Promoting health, US secures another Pacific partner
CILODONG, Indonesia — Jillian Boesch and Ashley Zhou stood in front of two dozen small children who were frothing at the mouth during a free health clinic held as part of the recent Garuda Shield exercise.
The two ROTC nursing students had been instructing the Indonesian children on the proper method of brushing teeth, and the kids had taken to it with a foamy zest.
“Some of the kids you see here already have rotted-out teeth,” Boesch said after the brushing/flossing lesson was completed. “And they’re like 5, 6 years old.”
Establishing proper dental hygiene practices is one of the many health challenges for Indonesia, a country of almost 250 million people spread out over nearly 20,000 islands in Southeast Asia. Among the country’s most outstanding health concerns are tuberculosis, mother and infant mortality and emerging bird-borne diseases.
The United States views Indonesia as a budding and increasingly valuable partner in Southeast Asia; the two countries have found common ground in combating jihadist terrorism over the last decade.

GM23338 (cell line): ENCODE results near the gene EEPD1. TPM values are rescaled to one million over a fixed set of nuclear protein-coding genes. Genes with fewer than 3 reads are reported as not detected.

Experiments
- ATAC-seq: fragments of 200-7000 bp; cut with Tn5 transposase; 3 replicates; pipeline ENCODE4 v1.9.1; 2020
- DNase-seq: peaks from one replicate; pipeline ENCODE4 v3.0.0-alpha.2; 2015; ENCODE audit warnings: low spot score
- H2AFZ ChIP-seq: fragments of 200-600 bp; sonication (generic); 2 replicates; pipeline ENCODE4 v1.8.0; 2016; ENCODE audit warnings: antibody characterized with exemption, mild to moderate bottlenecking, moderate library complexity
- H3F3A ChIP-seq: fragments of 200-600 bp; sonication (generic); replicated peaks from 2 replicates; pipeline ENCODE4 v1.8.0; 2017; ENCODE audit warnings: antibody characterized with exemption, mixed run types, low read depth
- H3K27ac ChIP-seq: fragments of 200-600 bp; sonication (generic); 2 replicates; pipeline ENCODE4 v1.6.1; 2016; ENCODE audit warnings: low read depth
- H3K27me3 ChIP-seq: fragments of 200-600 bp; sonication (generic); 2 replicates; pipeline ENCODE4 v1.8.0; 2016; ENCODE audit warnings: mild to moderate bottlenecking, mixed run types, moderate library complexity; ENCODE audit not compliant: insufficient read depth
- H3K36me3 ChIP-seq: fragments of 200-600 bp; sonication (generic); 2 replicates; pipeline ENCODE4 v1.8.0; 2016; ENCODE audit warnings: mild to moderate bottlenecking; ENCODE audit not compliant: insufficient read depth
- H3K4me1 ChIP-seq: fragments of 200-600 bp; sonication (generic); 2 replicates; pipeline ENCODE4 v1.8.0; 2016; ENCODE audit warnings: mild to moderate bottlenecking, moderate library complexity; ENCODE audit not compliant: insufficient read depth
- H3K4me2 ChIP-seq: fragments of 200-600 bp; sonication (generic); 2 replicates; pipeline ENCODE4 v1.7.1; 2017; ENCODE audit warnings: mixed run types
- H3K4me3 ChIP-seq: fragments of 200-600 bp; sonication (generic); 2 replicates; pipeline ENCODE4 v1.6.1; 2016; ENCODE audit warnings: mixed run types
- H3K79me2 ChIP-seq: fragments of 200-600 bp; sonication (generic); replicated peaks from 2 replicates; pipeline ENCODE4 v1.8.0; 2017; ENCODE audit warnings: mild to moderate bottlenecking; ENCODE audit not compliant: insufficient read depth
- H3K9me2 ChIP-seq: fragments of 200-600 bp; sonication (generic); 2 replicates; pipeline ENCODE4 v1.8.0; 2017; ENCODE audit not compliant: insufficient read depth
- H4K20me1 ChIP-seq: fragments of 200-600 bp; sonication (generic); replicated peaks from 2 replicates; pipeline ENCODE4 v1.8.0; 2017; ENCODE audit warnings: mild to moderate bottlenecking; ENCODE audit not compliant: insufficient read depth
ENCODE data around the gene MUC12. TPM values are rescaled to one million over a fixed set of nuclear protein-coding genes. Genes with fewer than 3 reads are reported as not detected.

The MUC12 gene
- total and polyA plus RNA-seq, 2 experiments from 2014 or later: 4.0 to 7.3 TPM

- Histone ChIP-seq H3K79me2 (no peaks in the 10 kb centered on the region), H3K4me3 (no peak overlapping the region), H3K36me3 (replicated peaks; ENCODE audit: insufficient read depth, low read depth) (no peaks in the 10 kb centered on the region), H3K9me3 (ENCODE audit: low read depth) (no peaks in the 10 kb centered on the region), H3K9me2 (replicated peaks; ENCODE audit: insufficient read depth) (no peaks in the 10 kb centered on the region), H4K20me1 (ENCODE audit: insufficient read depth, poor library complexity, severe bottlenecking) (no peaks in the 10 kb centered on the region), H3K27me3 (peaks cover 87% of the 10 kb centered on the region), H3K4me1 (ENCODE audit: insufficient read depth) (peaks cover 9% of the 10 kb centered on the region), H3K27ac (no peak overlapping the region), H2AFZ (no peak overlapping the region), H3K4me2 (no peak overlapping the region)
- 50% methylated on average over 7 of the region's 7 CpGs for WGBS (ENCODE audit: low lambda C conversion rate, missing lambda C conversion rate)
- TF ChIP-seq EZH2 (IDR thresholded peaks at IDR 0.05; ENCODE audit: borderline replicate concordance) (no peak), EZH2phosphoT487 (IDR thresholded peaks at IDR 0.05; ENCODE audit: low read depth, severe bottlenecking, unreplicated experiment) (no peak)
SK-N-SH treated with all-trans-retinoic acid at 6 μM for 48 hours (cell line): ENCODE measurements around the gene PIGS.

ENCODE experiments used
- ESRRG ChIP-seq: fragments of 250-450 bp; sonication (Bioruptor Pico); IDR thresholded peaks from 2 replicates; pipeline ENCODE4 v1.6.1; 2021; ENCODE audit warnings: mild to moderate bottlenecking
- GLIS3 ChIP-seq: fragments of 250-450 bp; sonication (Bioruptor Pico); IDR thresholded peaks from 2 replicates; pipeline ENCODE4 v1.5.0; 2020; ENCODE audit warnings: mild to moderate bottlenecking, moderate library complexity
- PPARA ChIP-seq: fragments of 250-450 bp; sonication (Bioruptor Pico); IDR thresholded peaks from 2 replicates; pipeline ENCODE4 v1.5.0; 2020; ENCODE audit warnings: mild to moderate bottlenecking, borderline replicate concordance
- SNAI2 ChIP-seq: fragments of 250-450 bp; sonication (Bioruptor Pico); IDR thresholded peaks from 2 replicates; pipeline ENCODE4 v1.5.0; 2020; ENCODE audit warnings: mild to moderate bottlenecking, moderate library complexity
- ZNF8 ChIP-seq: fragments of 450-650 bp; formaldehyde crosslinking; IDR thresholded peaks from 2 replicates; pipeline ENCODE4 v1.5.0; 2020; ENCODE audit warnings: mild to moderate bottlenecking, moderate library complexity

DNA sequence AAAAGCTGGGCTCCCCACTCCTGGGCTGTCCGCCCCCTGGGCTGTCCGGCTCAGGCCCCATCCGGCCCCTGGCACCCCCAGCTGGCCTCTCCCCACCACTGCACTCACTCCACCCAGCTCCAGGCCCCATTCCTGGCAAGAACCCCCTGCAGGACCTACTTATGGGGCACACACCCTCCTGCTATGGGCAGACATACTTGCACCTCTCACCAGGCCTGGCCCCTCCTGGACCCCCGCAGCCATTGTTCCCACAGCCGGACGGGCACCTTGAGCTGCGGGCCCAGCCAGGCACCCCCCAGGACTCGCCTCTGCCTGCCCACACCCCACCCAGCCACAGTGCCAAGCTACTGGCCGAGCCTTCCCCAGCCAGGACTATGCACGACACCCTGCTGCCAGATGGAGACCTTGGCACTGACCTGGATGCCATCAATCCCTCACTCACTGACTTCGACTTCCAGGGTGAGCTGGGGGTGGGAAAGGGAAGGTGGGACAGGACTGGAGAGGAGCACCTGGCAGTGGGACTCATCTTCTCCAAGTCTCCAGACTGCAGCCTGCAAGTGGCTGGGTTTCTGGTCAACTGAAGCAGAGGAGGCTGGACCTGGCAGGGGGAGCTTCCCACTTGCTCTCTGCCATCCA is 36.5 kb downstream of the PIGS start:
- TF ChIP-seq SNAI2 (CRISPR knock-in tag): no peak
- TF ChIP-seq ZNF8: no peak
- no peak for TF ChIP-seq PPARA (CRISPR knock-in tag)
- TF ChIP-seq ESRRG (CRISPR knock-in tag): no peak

Assisting Indonesia in its quest for greater national health is one way the U.S. works to promote security in this area of the Pacific, which is intersected by the Equator. American and Indonesian doctors saw about 300 patients at the free health clinic, most of whom live near the army camp, just south of Jakarta.
America is helping Indonesia handle some of its thorniest public health problems through the U.S. Agency for International Development.
“Maternal mortality in Indonesia is really out of kilter with where it really ought to be, given all sorts of other indicators in Indonesia,” said Irene Koek, USAID’s health office director in the country. “It’s actually among the highest in the Southeast Asia region.”
Indeed, it’s significantly higher than its closest neighbors. While Indonesia’s rate of women dying during pregnancy and childbirth was 220 per 100,000 live births in 2010, Malaysia’s rate was 29 and Thailand’s rate was 48 per 100,000 births, according to World Bank statistics.
Indonesia’s rate of infant deaths before the age 1 was 25 per 1,000 live births in 2011, two and three times higher than Thailand and Malaysia, respectively, according to the World Bank.